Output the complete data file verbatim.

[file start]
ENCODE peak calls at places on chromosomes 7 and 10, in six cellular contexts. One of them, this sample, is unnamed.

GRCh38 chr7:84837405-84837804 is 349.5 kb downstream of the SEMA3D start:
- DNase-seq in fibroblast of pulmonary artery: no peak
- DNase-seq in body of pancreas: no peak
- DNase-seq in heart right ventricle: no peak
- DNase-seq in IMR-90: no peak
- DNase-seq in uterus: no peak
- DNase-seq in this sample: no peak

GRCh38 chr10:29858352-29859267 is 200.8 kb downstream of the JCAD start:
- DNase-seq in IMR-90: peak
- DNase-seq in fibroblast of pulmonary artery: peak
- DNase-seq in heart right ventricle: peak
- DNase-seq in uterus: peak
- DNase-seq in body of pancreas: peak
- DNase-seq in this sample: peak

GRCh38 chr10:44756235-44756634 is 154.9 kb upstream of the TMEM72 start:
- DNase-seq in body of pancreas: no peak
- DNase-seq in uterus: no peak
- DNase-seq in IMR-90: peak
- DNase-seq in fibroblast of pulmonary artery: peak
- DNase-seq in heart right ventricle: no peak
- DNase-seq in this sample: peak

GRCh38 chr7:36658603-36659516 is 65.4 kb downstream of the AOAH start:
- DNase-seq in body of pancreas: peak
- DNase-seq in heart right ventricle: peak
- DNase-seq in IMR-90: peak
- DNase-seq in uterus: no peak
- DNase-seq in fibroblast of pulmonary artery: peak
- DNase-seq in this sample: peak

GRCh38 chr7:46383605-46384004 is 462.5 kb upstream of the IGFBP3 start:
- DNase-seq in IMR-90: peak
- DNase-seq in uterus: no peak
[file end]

ENCODE peak calls at places on chromosomes 7 and 10, in six cellular contexts. One of them, this sample, is unnamed.

GRCh38 chr7:84837405-84837804 is 349.5 kb downstream of the SEMA3D start:
- DNase-seq in fibroblast of pulmonary artery: no peak
- DNase-seq in body of pancreas: no peak
- DNase-seq in heart right ventricle: no peak
- DNase-seq in IMR-90: no peak
- DNase-seq in uterus: no peak
- DNase-seq in this sample: no peak

GRCh38 chr10:29858352-29859267 is 200.8 kb downstream of the JCAD start:
- DNase-seq in IMR-90: peak
- DNase-seq in fibroblast of pulmonary artery: peak
- DNase-seq in heart right ventricle: peak
- DNase-seq in uterus: peak
- DNase-seq in body of pancreas: peak
- DNase-seq in this sample: peak

GRCh38 chr10:44756235-44756634 is 154.9 kb upstream of the TMEM72 start:
- DNase-seq in body of pancreas: no peak
- DNase-seq in uterus: no peak
- DNase-seq in IMR-90: peak
- DNase-seq in fibroblast of pulmonary artery: peak
- DNase-seq in heart right ventricle: no peak
- DNase-seq in this sample: peak

GRCh38 chr7:36658603-36659516 is 65.4 kb downstream of the AOAH start:
- DNase-seq in body of pancreas: peak
- DNase-seq in heart right ventricle: peak
- DNase-seq in IMR-90: peak
- DNase-seq in uterus: no peak
- DNase-seq in fibroblast of pulmonary artery: peak
- DNase-seq in this sample: peak

GRCh38 chr7:46383605-46384004 is 462.5 kb upstream of the IGFBP3 start:
- DNase-seq in IMR-90: peak
- DNase-seq in uterus: no peak